Is there really anything better than feeling 8 again? Footy can do that and isn’t it why we come here to write and express what it all means to us?
    ” You and I we sent each other stories
    Just a page I’m lost in all its glory”
    Go Pies !!

  6. Colin Ritchie says:

    Fab stuff ER, you’ve nearly convinced me to change colours! Weave some Bob in there, and you could further convince me to swap the red for white.

  7. JB – understood. And thanks. Very kind.

    MdH – “The Pies were Buddha with the armies of Mara approaching, claiming their absolute right to be there.” Super image. Thanks very much for your thoughts, as always. I guess we never really know what’s inside another, do we?

    K Richards – thank you.

    Mum – Ahh, thank you. And I didn’t even mention your supporting history…

    P Dimitriadis – Who knows what’s next? Nobody.

    Col – give it a try on Saturday. See how you like it.

  8. Marvellous. And glad to have witnessed some of this with you. Enjoy it all.

    As for N.Buckley – he is the one drawing us all in to the Collingwood story. Him, and T.Varcoe, and B.Grundy, and christ, M.Cox, and then suddenly you’re wondering if there’s anyone you dislike in the bloody place anymore. Strange.

  9. Thanks Jack. All of pretty high quality, I think.

    And MdH – I re-read your comment on N Buckley just now. I find it as concise and as accurate and as thoughtful as I’ve read.
    Very happy for him.

  10. Luke Reynolds says:

    DJW

    Feel like I say this about all your pieces, but this is truly magnificent.
    I’ve been a Buckley man all the way through. Despite the hard times and media pressure and Grumpy Mick, he has handled and presented himself superbly, humbly and with warmth and humour.

    Hopefully when the war is over on Saturday we are celebrating with Barnsey.

    Go Pies.

    LJR

  11. Way back when Bucks may still have played for Brisbane he turned up to the Kapunda footy club one Saturday (I think his wife has a connectiion) and had a kick and a catch with some kids. Not many saw it. I did and thought it a great gesture. It’s remained central to my view of him.

    Rupert Betheras always struck me as an interesting, left of centre football and I suspect, bloke.

    Good luck Er and Harry.

  12. Poetic. Epic.
    Here’s a slow for your boys – May the Clarrie Grimmett be with you.
    Let the War begin.

  13. Thanks Luke – very kind. It seems that N Buckley has that ability to cut through the noise, the distraction, and speak to the truth of matters.

    Thanks Mickey – little things make a diffrerence, I agree. I wouldn’t say I ever knew R Betheras well; he was always a man apart. I believe he moved to central Australia and followed the path of art. Seems right.

  14. Superb OBP and in this redleg train wreck week I hope,Aishy is wearing a premiership medal on Sat night

  15. Frank Taylor says:

    Tall Man, a fabulous, moving piece, again.
    I hope you are writing a book mate.
    Go Pies!

  16. Thanks for this e.r.
    An extremely satisfying and enjoyable read (despite the Magpie-related theme).

    As a Cold Chisel fan, naturally I kept thinking of the late Steve Prestwich while reading this piece. and how the few songs that he composed for the Chisels were absolute crackers: “When the war is over”, “Forever now”, “Best kept lies”, “Water into wine” & “Flame trees (co-writer).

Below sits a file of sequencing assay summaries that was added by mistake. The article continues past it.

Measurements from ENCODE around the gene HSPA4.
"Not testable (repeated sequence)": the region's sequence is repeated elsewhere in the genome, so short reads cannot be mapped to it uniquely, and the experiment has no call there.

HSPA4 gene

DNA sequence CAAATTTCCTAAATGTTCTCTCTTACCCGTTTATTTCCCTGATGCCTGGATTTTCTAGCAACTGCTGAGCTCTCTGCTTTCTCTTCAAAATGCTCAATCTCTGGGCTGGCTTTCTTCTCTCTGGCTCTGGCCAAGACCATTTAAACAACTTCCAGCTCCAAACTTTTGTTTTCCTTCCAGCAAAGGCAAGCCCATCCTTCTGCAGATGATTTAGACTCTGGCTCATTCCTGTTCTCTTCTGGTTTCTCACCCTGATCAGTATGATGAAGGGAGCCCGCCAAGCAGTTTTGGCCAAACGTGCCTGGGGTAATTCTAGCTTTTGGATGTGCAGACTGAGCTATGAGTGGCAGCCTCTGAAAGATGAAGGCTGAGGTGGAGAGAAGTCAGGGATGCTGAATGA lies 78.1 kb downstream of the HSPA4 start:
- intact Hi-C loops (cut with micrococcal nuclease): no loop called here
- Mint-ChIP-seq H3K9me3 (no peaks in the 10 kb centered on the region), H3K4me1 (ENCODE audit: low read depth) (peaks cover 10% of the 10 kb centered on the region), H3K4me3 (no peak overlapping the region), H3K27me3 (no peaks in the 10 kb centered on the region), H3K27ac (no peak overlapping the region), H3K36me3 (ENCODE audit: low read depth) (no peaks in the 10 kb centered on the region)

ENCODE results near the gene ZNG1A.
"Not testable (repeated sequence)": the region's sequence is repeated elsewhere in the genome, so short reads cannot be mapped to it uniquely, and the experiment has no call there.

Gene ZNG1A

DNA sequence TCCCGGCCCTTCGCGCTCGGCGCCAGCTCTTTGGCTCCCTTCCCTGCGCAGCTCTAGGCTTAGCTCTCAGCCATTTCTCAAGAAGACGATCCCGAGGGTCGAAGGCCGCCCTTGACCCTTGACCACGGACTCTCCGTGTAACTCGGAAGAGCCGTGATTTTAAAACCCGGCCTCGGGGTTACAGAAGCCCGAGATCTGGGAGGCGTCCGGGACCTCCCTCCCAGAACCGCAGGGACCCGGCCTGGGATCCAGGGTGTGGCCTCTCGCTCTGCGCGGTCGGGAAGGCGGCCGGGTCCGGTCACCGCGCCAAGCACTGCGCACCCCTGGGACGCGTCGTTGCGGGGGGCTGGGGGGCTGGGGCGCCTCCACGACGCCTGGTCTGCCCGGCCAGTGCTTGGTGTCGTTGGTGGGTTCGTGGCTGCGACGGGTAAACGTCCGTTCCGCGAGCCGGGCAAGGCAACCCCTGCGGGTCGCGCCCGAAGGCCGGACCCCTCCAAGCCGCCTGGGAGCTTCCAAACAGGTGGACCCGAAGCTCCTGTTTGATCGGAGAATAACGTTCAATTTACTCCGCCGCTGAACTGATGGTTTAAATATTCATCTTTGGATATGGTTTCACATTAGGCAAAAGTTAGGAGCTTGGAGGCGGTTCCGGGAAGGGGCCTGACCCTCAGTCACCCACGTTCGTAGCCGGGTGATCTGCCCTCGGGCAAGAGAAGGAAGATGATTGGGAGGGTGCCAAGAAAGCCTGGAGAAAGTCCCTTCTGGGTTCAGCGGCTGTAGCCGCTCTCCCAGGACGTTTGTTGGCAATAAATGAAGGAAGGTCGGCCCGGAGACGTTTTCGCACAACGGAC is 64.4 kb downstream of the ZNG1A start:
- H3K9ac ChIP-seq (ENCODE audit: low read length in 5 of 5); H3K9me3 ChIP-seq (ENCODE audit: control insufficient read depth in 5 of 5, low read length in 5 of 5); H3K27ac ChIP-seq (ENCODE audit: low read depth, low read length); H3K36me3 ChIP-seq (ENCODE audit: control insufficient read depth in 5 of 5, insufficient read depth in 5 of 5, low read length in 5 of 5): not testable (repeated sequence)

17. Great piece ER. Not sure I entirely agree with you on Bucks. His coaching style and support coaches took a young team that had played in successive GFs virtually straight out of the top 8 for years. The game plan was all wrong; no defensive structure to speak of and it took the critical review last year to change things. For example, until this year we had a midfielder, albeit a great one, coaching the backline and it leaked like a seive! Now there are more suitable support coaches and Buckley has lightened up and changed his style everything is moving in a cohesive direction. The softer than usual draw this year also has helped the players gain confidence. Winning is happy! The power forwards of WC loom large this week.

  18. Wow, ER, just wow. Some great lineage there. It’s becoming the Black & White Almanac over the past few days. Bliss. But I have to keep reminding myself that Eagles deserve to be slight favourites – have beaten us twice this year and have 2 star key forwards, playing against our makeshift, undersized defence (and I never bought this home ground advantage factor – MCG is a neutral venue – there will be more people barracking against us than for us – it’s not as if it’s Vic Park.

    Fingers crossed. Hope springs eternal.

  19. Art.

  20. Brin Paulsen says:

    Terrific stuff ER. As always. JTH summed it up perfectly.

    Good luck on Saturday

  21. David Conallin says:

    Great article, Not sure that that the war is over, even if we win, Too many Buckley/Collingwood haters out there just waiting for a slip up, ready to pounce

  22. Been away for a while ER and missed some terrific writing. This is wonderful. I wish my Cats displayed the same tenacious spirit as the Pies. I actually wish them well.

  23. Congratulations Regnans, great stuff. Being a Tragic Don means I view this GF as a similar contest to Hitler v Mussolini. However many years ago on the Cood a beens, (Trilple R and then ABC),I co-foundered “Let the Eagles fly at Yarraville Action Faction” opposing this WA side when the Yarraville FC in the VFA were proudly known as The Eagles.

    Hence with a very quiet and muffled voice I will whisper, go pies.

  24. Earl O'Neill says:

    Great piece, Swampy. Lovely style, that combo of verse and prose in yr writing. The shifting perspectives, dreamlike elements, the quotes…

    Except that I can’t bear Cold Chisel.

  25. Great stuff DW and I’ll have what your smoking.

    Something happened with the Pies and you can’t help feeling that Bucks has looked into the deep dark truthful mirror. Whatever, it has come together beautifully. I won’t be wishing you well (it’s Collingwood after all) but it promises to be a ripper of a game. Go well.